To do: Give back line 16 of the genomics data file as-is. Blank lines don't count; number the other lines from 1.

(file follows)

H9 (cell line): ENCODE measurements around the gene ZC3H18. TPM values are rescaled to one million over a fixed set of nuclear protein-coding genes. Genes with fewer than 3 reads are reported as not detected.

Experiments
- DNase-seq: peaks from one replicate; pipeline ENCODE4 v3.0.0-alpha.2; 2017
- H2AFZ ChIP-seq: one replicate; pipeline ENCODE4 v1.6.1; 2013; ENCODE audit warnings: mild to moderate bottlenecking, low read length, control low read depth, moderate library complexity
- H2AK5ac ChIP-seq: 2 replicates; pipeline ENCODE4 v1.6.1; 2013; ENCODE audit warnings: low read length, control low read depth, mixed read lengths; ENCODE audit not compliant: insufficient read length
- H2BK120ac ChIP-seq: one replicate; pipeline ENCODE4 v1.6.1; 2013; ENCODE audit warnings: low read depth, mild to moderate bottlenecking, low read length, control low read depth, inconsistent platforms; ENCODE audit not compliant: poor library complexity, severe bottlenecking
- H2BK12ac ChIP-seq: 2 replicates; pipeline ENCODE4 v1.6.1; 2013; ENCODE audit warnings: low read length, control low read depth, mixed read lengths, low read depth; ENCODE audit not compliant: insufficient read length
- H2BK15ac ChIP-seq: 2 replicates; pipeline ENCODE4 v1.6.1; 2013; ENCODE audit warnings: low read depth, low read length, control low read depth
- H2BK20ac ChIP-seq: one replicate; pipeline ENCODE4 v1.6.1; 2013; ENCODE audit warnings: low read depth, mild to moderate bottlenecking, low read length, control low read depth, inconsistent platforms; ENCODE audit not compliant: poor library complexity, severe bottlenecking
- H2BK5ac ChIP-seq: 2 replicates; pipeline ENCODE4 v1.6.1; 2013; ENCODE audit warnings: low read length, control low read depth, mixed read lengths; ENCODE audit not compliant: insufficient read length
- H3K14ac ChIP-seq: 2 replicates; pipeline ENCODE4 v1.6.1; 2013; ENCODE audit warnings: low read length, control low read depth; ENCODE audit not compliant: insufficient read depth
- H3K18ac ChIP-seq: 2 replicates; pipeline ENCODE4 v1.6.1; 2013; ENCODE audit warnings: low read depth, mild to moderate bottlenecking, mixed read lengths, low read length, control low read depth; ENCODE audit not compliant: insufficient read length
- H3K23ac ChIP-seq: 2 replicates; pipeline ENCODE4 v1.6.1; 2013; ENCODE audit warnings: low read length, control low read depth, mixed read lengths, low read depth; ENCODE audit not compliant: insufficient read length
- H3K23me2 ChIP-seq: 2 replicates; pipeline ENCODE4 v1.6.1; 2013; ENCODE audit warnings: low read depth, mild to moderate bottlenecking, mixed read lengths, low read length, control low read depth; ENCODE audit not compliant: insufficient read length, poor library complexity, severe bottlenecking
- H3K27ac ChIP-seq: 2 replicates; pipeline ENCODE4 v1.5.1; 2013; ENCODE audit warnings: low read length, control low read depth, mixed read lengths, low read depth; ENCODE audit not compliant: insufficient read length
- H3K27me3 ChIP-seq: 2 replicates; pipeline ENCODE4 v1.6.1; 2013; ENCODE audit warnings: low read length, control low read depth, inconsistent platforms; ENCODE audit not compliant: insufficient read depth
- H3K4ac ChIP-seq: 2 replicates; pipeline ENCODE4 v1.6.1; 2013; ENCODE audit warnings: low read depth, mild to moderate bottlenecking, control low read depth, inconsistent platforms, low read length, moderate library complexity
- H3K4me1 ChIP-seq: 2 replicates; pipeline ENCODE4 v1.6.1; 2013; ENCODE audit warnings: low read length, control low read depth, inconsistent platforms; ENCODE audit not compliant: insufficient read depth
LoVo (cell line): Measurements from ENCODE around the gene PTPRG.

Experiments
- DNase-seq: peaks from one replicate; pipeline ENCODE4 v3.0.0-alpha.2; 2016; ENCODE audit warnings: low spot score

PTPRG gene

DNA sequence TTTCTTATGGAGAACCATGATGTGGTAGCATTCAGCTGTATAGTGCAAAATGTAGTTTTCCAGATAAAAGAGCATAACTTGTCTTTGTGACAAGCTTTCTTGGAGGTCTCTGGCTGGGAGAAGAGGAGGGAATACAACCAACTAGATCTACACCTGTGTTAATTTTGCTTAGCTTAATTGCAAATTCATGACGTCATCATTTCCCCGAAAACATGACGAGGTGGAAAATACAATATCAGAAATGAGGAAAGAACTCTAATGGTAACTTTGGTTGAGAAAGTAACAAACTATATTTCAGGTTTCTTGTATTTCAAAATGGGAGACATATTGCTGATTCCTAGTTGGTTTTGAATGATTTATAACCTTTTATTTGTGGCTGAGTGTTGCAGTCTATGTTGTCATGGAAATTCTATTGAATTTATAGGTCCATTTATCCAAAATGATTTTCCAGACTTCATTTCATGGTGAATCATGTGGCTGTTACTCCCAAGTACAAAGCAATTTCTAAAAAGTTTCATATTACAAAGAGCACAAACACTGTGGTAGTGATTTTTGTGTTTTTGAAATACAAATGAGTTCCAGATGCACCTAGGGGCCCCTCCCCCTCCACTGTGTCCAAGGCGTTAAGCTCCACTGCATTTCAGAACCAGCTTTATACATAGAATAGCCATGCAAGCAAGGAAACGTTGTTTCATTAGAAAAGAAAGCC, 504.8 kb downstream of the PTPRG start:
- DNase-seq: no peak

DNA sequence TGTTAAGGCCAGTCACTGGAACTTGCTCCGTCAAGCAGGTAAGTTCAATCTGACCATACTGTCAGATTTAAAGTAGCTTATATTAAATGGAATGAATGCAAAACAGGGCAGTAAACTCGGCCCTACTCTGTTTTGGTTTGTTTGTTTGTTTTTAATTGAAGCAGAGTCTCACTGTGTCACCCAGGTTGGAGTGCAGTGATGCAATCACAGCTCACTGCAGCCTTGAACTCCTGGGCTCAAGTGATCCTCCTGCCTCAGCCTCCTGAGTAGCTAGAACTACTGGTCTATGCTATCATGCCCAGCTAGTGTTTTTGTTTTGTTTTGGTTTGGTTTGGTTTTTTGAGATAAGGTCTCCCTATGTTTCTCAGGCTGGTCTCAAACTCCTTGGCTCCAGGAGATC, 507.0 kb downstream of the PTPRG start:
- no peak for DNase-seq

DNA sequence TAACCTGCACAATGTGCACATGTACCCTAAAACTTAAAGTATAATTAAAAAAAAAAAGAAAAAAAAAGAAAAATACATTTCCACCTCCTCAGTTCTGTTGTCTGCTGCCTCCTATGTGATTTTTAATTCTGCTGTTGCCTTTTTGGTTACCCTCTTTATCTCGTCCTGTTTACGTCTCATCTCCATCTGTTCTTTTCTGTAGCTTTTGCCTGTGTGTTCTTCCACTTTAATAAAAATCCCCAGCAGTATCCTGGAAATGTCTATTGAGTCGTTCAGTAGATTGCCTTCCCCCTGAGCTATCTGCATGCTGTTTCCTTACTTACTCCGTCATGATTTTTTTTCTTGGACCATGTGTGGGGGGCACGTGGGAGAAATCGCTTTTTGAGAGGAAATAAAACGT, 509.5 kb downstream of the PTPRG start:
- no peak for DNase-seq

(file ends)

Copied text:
- H3K27me3 ChIP-seq: 2 replicates; pipeline ENCODE4 v1.6.1; 2013; ENCODE audit warnings: low read length, control low read depth, inconsistent platforms; ENCODE audit not compliant: insufficient read depth